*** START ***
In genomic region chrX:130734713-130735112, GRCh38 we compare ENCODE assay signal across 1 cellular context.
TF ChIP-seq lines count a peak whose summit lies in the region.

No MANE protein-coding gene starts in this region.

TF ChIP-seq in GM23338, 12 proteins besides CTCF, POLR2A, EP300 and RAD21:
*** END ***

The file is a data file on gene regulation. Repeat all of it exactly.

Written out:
In genomic region chrX:130734713-130735112, GRCh38 we compare ENCODE assay signal across 1 cellular context.
TF ChIP-seq lines count a peak whose summit lies in the region.

No MANE protein-coding gene starts in this region.

TF ChIP-seq in GM23338, 12 proteins besides CTCF, POLR2A, EP300 and RAD21: